Is nuclear medicine a cover for countries intent on acquiring nuclear weapons? For years, that question has clouded efforts to expand production of medical radioisotopes, many of which are made in nuclear reactors that run on highly enriched uranium (HEU)—the fissile material in a bomb—or use HEU as targets for generating radioisotopes. A report released today by AAAS, the publisher of ScienceInsider, highlights a growing range of alternative methods of radioisotope production that would make it harder for would-be proliferators to lay hands on fissile material.
The safer methods could help defuse tensions surrounding nations with nuclear ambitions, analysts say. Iran, for instance, has been engaged in a decadelong standoff with the United States and its allies over its nuclear program and has cited the need to produce medical isotopes and power as key justifications for its efforts. One confidence-building measure might be for Iran to explore medical isotope production that avoids using or producing fissile material. In this respect, if U.S. State Department negotiators "can sell the idea of Iran participating in advanced nuclear technologies [that steer clear of fissile material], then maybe you've got something," says Mark Jansson, special projects director at the Federation of American Scientists in Washington, D.C. In laying out the alternatives, the report's authors, he says, "have done a fantastic job."
Radioisotopes are widely used in medical imaging and for irradiating certain kinds of tumors. They were long seen as a dividend of nuclear technology and were an important reason that the world's nuclear powers in the 1950s and 1960s promoted the construction of research reactors around the world. Medical isotopes can also be produced in cyclotrons or spallation neutron sources, for example, but dedicated facilities were prohibitively expensive—until the wide embrace of a technology called positron emission (PE) scanning in the 1980s. High demand for the short-lived medical isotopes used in PE tomography scanning has driven down the cost of hospital-based ion accelerators. As a result, "accelerator technology is far less expensive and more capable than in the past," notes the report, authored by Derek Updegraff and Seth A. Hoedl of AAAS's Center for Science, Technology, and Security Policy.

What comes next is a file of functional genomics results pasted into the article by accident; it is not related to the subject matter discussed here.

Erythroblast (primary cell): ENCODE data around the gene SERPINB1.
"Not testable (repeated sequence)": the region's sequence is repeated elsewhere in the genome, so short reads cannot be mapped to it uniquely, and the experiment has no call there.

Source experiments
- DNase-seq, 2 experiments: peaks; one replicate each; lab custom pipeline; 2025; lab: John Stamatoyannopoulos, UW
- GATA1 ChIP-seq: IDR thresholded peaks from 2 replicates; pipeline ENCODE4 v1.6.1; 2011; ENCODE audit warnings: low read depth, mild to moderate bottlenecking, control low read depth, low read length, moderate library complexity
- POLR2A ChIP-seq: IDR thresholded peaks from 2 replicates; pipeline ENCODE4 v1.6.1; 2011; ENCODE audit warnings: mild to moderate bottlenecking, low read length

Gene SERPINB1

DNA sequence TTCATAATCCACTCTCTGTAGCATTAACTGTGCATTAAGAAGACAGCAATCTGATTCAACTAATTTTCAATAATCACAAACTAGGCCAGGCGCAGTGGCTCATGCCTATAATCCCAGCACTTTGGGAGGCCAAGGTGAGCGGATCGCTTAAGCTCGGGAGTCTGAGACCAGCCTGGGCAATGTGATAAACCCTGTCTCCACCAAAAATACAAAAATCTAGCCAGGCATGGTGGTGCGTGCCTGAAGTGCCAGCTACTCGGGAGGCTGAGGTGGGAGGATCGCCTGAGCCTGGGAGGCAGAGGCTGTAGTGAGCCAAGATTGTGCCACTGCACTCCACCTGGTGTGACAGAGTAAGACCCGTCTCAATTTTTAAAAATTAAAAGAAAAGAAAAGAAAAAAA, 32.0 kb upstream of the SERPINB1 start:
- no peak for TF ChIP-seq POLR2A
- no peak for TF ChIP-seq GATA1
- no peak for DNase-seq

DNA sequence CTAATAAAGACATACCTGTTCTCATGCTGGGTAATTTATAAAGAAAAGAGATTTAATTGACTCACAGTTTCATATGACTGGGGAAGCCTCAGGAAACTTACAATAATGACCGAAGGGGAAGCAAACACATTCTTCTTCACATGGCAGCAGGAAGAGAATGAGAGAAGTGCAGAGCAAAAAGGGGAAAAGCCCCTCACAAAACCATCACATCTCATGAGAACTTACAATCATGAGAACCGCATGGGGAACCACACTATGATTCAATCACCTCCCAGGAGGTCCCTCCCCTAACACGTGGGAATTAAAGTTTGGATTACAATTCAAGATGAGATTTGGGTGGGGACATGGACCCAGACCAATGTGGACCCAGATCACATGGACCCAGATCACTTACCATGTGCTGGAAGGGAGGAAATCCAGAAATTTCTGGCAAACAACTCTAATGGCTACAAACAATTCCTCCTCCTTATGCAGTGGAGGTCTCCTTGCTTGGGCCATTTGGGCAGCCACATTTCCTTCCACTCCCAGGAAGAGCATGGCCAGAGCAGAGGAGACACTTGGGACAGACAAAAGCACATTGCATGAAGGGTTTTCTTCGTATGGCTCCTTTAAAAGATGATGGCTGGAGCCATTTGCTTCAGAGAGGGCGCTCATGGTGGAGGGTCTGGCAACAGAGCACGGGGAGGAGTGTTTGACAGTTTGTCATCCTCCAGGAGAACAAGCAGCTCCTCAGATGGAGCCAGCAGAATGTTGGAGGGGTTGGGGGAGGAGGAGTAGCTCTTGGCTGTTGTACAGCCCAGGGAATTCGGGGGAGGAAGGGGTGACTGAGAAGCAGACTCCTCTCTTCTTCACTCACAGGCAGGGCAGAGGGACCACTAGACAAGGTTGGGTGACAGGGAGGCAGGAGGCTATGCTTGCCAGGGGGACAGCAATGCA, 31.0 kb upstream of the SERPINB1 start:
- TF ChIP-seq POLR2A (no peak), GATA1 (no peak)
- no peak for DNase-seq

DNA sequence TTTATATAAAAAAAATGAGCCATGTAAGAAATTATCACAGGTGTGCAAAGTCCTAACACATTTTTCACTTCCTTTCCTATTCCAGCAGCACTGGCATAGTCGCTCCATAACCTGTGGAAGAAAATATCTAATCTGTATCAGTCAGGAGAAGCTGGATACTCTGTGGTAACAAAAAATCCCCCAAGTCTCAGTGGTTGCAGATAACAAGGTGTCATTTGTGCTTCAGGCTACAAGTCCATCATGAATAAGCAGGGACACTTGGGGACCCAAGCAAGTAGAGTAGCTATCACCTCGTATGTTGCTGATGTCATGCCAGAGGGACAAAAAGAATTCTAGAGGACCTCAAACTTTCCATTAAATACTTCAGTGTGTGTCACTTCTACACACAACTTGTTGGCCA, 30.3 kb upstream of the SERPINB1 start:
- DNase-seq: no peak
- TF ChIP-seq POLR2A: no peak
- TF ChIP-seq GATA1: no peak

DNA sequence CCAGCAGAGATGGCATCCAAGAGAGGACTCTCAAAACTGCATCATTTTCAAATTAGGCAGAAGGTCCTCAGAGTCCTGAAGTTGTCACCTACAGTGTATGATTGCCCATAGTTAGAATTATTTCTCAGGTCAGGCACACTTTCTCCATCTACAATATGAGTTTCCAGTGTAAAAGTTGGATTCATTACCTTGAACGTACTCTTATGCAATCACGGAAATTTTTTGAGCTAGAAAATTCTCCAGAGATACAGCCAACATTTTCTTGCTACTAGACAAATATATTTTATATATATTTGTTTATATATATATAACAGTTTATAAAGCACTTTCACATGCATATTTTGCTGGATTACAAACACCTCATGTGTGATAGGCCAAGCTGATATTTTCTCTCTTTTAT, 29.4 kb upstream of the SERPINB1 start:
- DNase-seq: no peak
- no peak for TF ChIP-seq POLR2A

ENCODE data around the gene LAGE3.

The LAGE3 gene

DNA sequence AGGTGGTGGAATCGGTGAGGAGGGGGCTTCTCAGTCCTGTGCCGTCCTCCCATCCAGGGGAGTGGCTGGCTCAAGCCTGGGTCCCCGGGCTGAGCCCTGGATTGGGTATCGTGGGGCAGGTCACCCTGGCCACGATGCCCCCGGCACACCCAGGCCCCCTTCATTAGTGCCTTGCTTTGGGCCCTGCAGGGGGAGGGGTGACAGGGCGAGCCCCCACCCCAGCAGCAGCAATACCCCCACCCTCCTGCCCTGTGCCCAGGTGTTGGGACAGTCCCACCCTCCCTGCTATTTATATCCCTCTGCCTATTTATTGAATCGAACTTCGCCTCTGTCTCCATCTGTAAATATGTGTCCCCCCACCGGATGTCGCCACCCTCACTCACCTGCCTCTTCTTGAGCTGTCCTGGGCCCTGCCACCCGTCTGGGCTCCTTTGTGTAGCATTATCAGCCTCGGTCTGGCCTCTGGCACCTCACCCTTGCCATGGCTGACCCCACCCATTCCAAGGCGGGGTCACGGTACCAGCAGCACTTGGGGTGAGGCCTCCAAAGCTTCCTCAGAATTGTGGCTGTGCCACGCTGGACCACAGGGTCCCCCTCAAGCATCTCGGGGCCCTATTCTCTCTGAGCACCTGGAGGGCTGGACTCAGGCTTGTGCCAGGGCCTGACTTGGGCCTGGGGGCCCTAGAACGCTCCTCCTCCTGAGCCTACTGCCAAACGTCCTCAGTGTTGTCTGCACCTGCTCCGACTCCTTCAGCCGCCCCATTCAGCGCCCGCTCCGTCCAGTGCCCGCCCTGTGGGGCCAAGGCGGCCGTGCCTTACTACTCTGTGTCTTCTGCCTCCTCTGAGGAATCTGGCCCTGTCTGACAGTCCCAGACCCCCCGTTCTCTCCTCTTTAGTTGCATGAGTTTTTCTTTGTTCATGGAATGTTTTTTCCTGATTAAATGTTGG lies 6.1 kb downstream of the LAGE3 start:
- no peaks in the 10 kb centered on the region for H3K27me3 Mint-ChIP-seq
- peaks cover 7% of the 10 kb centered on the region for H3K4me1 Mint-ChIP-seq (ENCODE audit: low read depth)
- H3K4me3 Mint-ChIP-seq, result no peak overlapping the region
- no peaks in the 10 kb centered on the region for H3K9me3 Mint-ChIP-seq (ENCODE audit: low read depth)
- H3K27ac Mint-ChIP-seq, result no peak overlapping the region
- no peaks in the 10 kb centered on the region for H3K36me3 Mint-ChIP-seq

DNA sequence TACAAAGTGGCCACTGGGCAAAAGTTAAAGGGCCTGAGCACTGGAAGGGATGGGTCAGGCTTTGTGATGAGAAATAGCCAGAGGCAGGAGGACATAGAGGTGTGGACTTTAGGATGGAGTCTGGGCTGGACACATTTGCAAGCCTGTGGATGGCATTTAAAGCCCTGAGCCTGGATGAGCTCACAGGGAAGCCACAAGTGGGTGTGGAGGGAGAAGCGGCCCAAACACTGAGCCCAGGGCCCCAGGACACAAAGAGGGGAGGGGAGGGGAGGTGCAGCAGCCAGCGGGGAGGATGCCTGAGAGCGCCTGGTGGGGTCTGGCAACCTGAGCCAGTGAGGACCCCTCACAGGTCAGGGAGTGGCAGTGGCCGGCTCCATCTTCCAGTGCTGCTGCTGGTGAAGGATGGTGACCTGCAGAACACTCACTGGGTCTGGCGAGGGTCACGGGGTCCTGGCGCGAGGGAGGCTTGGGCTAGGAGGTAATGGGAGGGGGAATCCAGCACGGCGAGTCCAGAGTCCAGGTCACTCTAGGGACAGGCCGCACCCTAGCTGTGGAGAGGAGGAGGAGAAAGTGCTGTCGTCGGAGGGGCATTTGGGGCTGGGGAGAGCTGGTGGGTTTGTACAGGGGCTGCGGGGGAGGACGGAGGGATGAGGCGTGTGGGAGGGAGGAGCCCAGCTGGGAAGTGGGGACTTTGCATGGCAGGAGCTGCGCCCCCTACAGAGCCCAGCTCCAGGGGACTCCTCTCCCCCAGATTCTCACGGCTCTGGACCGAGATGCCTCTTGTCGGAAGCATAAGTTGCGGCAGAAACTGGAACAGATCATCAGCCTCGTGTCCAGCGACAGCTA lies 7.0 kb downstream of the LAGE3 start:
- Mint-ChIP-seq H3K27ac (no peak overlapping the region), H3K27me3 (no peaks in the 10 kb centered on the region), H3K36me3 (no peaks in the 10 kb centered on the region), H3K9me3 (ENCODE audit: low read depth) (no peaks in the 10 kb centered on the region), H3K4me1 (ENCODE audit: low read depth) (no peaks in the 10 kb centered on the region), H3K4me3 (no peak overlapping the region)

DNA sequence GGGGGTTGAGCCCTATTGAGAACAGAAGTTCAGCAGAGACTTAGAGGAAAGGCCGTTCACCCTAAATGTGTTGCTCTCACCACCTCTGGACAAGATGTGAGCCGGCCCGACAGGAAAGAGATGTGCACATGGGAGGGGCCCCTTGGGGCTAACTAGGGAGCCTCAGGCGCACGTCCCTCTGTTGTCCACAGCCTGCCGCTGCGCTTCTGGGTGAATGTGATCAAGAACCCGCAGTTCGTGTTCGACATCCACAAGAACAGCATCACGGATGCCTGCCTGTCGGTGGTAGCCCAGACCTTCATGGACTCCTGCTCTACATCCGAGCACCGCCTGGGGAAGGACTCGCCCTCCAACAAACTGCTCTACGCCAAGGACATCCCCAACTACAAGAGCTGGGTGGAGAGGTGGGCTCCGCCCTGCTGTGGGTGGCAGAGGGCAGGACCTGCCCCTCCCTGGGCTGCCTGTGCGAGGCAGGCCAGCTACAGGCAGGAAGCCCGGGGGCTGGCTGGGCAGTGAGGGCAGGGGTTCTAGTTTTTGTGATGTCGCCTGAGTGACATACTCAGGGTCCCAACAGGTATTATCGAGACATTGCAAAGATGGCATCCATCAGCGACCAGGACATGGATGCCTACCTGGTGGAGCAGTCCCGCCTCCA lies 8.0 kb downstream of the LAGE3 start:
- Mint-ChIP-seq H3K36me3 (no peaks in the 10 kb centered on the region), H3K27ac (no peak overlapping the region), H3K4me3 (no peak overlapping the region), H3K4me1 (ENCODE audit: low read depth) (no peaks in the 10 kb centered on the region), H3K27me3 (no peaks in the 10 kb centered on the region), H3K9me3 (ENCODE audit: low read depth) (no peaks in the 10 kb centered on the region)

Their report focuses on the world's most widely used medical isotope: technetium-99m (Tc-99m), which is used in about 80% of all nuclear medicine procedures: some 30 million procedures a year. Tc-99m is popular in nuclear medicine because it is readily incorporated into a variety of chemical compounds that can concentrate the radioisotope in various tissue types for imaging. Hospitals that use Tc-99m purchase its parent radioisotope, molybdenum-99 (Mo-99), which is a decay product of uranium-235. The main way that Mo-99 is now produced is to irradiate uranium targets in a research reactor. It doesn't have to be that way: The AAAS report notes that Mo-99 can be created by a photonuclear reaction on Mo-100, or Mo-99 can be skipped entirely by producing Tc-99m directly by bombarding Mo-100 with protons. The latter approach is now being tested by a cyclotron maker in Canada, the report notes. "The proliferation risk with accelerators is dramatically lower," Updegraff says.